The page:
What you need to know about success rates
Around 80% of quitters try to quit on their own with no help, but research shows that just 3-5% of such quitters are still smoke-free a year later. Most don’t even make it a week.
Is using a quit aid much better? Approximately 20% of quitters use the patch, gum or some other method, so how many of these successfully quit? This information can be harder to uncover than you might think.
Have you ever noticed how quit smoking websites almost NEVER quote success rates? Have you ever wondered why that is? Is it that their success rates are unknown, or is there some other explanation?
Well, the research has been done – there’s no doubt about that. According to Cochrane’s Review of Abstracts, an independent website that looks at evidence in medicine, there have been:
- 24 trials of acupuncture for quitting smoking
- 53 trials of antidepressants (mostly Zyban or Wellbutrin)
- 9 trials of hypnosis
- 132 trials of Nicotine Replacement Therapy (patch, gum, lozenge etc.) and
- 3 Chantix / Champix trials.
This is a full list of all of the quit smoking methods covered by their research.
As you can see, there is plenty of data available; the question is why isn’t it quoted? Why won’t a nicotine patch manufacturer give smokers the success rate for using their product? Is there something to hide?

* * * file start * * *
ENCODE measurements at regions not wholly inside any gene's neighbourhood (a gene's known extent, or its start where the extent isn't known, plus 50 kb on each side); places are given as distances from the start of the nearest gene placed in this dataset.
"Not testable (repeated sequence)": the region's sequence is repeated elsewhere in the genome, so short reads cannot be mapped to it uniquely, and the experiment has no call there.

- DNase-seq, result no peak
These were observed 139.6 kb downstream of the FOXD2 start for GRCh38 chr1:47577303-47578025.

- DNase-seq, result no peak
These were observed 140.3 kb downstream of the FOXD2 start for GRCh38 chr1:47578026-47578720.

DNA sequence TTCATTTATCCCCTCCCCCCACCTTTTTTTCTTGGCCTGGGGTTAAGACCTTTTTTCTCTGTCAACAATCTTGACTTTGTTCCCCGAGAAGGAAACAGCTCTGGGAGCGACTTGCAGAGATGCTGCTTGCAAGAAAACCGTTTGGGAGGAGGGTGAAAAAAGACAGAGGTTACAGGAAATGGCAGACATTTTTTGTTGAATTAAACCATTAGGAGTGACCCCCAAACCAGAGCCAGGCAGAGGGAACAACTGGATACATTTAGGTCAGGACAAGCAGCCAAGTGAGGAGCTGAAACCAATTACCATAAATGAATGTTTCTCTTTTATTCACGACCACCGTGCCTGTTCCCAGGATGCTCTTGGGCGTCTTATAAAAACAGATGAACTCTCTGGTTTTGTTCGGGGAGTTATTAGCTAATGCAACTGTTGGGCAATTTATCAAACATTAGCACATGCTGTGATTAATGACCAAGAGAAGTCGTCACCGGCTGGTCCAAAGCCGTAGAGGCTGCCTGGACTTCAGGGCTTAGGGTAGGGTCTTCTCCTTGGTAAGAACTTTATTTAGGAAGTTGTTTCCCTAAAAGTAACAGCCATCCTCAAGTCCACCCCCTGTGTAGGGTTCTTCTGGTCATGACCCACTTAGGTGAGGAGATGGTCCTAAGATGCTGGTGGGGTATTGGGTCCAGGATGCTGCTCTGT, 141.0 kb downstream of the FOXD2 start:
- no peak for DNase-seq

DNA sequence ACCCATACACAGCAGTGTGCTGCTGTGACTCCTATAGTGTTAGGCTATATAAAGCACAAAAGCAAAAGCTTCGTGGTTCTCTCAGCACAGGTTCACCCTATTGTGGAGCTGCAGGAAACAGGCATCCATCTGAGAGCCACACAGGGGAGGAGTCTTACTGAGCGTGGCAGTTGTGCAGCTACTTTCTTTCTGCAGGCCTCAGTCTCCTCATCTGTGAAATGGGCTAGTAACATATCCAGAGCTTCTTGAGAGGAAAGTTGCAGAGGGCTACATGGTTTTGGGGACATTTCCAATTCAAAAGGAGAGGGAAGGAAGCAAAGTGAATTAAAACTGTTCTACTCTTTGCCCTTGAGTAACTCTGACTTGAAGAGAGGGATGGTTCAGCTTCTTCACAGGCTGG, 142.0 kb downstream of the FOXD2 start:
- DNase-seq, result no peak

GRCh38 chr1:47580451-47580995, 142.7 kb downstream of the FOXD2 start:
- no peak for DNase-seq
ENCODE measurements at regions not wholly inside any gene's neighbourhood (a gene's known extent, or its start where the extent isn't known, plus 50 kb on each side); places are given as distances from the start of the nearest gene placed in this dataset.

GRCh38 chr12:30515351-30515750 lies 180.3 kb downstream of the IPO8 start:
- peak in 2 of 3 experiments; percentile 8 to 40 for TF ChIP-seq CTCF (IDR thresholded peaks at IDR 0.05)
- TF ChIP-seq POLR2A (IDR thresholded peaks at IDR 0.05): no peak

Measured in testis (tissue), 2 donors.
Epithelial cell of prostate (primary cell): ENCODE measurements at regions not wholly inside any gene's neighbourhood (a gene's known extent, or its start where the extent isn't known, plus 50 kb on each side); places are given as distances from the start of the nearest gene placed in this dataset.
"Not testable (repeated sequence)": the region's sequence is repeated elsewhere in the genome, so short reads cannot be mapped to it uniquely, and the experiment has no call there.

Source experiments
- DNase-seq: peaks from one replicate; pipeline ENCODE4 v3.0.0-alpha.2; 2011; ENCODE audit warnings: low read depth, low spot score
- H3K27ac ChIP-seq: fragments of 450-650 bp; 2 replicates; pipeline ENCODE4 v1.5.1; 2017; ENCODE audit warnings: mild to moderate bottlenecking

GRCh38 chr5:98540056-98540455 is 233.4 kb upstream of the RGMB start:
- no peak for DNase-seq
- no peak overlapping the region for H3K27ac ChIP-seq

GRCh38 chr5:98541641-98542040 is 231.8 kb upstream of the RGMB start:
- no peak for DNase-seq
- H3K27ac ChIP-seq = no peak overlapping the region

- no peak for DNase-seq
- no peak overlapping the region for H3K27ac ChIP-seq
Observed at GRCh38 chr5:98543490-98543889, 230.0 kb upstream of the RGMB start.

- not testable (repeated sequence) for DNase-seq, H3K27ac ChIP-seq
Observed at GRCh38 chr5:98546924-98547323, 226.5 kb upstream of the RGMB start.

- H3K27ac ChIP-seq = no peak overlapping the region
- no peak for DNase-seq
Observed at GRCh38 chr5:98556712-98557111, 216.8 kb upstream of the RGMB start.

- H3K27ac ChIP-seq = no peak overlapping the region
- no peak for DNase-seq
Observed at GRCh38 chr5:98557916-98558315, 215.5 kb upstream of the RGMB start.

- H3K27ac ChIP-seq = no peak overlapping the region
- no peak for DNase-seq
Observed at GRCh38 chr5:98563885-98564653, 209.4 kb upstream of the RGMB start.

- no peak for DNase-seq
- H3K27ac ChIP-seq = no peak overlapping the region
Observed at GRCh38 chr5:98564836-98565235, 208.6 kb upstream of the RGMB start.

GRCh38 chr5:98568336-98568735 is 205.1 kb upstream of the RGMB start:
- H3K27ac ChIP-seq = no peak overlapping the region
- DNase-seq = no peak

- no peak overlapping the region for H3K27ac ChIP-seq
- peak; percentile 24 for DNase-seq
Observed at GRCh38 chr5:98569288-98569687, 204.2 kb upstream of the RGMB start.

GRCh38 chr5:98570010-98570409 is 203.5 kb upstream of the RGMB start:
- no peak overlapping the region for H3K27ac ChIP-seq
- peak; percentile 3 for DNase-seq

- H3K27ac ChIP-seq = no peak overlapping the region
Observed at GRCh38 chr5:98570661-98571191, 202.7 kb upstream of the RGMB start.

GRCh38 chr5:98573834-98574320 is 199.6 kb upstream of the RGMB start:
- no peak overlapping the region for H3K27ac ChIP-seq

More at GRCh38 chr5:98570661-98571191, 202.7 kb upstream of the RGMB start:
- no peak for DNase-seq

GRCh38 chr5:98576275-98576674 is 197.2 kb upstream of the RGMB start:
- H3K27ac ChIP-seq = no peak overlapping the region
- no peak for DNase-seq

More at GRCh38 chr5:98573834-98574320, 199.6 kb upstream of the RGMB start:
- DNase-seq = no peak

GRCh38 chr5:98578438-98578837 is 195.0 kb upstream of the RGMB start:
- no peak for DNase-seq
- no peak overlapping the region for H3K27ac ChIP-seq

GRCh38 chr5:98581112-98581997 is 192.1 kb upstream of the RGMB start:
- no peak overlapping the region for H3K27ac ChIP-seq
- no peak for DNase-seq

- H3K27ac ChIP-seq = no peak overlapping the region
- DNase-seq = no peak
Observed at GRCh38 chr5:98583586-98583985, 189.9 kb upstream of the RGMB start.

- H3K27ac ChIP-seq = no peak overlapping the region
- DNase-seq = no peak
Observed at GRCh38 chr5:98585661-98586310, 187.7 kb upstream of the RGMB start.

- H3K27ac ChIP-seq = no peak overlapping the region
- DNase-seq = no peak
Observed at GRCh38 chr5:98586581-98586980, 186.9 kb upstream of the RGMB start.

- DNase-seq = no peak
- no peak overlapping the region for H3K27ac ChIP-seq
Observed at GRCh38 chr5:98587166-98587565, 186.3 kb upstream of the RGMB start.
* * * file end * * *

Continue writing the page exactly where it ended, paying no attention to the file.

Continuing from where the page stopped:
cutting through the jargon
Researchers only very rarely provide an actual success rate as the 'man in the street' would define it (which is strange because it’s not difficult to calculate). More frequently they compare success rates vs. placebo and express the improvement as an Odds Ratio (OR). So if a treatment works twice as well as placebo, then it is given an OR of 2. If it is half as effective the OR is 0.5.
The placebo effect is said to double a treatment’s effectiveness. So if you gave one group nothing and another group a placebo, you would expect the placebo group to do twice as well due to the placebo effect.
So if we assume that the success rate for someone using no quit smoking aid is 3-5% (this figure is accepted by everyone in the quit smoking industry) then the success rate for a placebo anything would be double that – around 6-10%. With that in mind, let’s take a look at the success rates for various quit smoking methods.